@property(nonatomic, readonly, retain) NSError* error;
@property(nonatomic, readonly, retain) UIImage* image;
- (id)initWithURL:(NSURL*)url;

When creating non-concurrent operations (the ones that run in their own thread), all we have to do is override NSOperation’s main method. Concurrent operations aren’t really any harder, but we do have to do a little more set-up work. Instead of overriding main, we will override start and a few other methods.

So the methods we must implement for our concurrent operation to work are:
- start
- isConcurrent
- isExecuting
- isFinished

For the isConcurrent method, all we have to do is simply return YES and we’re done:

- (BOOL)isConcurrent
  return YES;

The other two state methods, isExecuting and isFinished are just as simple to write, basically they will just return the values of executing_ and finished respectively. It’s important to remember, however, that these two methods must be key-value-observing compliant, so when we change either variable, we must send the appropriate willChangeValueForKey: and didChangeValueForKey: messages.

The meat of the operation happens in the start method, where we kick-off the asynchronous download of the image data. The most important thing here is that we check to make sure that the operation has not been cancelled before we start. If it has, there is nothing for us to do. For convenience, I have created another method named done that cleans up the URL connection and sets the operation to finished and not executing.

Here is the start method:

- (void)start
  // Ensure this operation is not being restarted and that it has not been cancelled
  if( finished_ || [self isCancelled] ) { [self done]; return; }
  // From this point on, the operation is officially executing--remember, isExecuting
  // needs to be KVO compliant!
  [self willChangeValueForKey:@“isExecuting”];
  executing_ = YES;
  [self didChangeValueForKey:@“isExecuting”];
  // Create the NSURLConnection--this could have been done in init, but we delayed
  // until no in case the operation was never enqueued or was cancelled before starting
  connection_ = [[NSURLConnection alloc] initWithRequest:[NSURLRequest requestWithURL:connectionURL_]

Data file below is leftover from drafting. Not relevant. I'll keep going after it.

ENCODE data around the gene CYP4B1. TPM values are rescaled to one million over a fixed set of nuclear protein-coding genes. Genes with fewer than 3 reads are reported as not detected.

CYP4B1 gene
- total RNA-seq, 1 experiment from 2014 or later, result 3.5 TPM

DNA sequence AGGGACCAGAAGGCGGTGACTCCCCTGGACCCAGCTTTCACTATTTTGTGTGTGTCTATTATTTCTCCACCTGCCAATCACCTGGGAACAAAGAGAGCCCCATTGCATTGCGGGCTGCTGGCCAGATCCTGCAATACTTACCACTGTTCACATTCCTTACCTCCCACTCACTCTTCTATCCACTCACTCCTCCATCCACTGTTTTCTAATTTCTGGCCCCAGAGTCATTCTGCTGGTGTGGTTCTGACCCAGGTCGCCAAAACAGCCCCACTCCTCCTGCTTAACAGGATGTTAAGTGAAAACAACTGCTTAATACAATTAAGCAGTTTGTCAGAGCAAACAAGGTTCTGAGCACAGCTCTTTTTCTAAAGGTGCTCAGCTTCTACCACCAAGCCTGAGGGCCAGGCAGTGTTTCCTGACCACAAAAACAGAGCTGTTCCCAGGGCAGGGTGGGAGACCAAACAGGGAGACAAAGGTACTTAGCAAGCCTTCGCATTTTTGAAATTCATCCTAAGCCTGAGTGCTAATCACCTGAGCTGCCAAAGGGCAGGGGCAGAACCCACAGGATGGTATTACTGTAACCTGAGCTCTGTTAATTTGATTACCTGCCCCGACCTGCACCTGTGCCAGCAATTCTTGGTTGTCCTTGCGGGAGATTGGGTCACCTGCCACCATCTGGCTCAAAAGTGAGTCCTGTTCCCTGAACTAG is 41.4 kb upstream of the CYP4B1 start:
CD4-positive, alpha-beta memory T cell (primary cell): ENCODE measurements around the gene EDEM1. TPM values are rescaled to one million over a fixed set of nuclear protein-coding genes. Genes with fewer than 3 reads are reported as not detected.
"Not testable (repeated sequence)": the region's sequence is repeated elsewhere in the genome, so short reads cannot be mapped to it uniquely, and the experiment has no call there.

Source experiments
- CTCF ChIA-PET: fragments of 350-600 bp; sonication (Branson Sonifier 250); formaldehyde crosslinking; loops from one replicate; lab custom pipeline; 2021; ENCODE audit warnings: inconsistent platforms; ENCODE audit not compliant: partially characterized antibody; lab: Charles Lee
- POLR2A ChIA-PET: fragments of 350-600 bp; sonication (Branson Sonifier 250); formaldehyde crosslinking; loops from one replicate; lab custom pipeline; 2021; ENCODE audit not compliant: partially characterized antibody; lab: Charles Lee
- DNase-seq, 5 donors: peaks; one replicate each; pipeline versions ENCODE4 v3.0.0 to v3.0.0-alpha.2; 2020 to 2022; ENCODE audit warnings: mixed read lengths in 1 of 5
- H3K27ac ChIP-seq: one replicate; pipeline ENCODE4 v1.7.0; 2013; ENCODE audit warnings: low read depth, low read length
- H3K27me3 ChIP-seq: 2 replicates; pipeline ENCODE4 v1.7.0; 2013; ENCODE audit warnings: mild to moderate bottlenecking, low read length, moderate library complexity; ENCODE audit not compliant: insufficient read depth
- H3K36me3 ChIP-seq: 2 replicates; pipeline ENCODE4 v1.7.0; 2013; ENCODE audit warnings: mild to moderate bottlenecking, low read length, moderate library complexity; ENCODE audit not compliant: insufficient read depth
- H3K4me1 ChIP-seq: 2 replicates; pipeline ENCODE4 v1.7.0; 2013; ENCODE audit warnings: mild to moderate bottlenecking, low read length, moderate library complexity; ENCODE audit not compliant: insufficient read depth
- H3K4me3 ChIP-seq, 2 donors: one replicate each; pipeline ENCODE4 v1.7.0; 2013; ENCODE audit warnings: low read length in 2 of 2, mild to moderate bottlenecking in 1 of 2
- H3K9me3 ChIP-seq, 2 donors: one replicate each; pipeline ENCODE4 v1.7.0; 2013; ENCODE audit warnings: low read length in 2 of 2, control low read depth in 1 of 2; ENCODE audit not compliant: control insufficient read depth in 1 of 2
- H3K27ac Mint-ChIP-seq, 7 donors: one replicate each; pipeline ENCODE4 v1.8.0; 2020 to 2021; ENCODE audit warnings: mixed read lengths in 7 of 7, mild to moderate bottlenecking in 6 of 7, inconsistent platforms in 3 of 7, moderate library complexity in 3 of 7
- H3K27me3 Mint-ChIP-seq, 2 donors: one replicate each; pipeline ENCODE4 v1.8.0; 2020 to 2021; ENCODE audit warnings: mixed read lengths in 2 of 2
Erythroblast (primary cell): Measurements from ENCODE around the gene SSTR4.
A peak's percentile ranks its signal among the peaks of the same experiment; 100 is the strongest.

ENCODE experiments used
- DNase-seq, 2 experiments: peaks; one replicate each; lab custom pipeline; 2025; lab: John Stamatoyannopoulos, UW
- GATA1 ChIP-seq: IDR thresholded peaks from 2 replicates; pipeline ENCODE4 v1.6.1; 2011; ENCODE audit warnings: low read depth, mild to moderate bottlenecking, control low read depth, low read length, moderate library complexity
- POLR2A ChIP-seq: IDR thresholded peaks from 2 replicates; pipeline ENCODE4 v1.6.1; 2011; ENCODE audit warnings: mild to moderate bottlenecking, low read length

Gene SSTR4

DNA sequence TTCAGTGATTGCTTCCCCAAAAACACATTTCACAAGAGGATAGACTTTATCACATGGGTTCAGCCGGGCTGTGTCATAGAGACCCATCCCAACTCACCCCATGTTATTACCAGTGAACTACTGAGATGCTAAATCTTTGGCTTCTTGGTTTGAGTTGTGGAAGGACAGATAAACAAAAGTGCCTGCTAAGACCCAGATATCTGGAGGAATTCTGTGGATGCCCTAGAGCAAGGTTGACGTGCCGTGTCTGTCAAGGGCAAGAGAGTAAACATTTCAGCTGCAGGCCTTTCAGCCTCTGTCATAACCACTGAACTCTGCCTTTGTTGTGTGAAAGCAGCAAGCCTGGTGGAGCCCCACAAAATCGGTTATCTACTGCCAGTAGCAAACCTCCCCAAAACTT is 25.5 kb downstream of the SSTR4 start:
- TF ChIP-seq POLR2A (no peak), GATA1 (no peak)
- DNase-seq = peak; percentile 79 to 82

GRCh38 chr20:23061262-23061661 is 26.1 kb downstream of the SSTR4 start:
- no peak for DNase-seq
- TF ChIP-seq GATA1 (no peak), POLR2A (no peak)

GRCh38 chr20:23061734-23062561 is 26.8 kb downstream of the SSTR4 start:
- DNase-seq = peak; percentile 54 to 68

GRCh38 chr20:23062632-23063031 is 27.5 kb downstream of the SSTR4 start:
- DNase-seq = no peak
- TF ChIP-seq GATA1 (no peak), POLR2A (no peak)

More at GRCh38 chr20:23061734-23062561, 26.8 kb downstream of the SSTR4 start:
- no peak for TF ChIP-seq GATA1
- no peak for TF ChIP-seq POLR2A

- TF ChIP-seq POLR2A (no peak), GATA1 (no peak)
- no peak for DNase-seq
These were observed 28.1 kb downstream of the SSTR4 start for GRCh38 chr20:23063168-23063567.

The operation should also implement all the necessary NSURLConnectionDelegate methods. If we encounter an error, we will set the error property. If all the data loads successfully, we can just set the image property. Anyone interested in knowing when the images have loaded can simply observe isFinished on the operation and all of this can be easily managed with a network queue.

Once set up, the loads will be much more efficient than using a separate thread, simple to manage, and still won’t block or interrupt the UI. For the full source code and a simple example using the operation, see our SVN repository at


6 Responses to “Asynchronous Networking on iPhone, Thanks NSOperation!”

  1. 1 Farid


    I’ve also tried to do that a little bit while ago.

    But why reinvent the wheel ?

    Check this out…

    Farid from Paris, France

  2. 2 Greg


    Thanks for taking the time to show a nice simple working example. It definitely pushed me in the right direction. With the release of IOS4, however, it looks like a small change is needed in your start method…

    if (![NSThread isMainThread])
    [self performSelectorOnMainThread:@selector(start)
    withObject:nil waitUntilDone:NO];


  3. 3 Makis


    you are a life savior!

    I just updated to iPhone SDK 4 and this issue was driving me mad. I would be very glad if you explained the solution you gave.

    Thanks in advance.


  4. 4 Jean-Louis

    It seems to me that your code does run on a separate thread. If I read Apple’s doc properly, “concurrent” means “run in another thread” and the “start” method is needed in that case. Otherwise you override “main”.

  5. 5 Sam Stewart

    Great article; thanks!

    “When we do this, the network connection automatically schedules the downloading of all the data with the runloop and will send callbacks to a delegate as the download progresses.”

    This isn’t quite right. The asynchronous download is actually happening on another thread but is *sending* messages via the runloop of the current thread to keep things synchronized. In other words, the actual download isn’t happening in the runloop, only the messages.

    Hope this makes sense!


  6. 6 Mark


    Great example have you tried using uibackgroundtask to keep the download going even when the user quits the app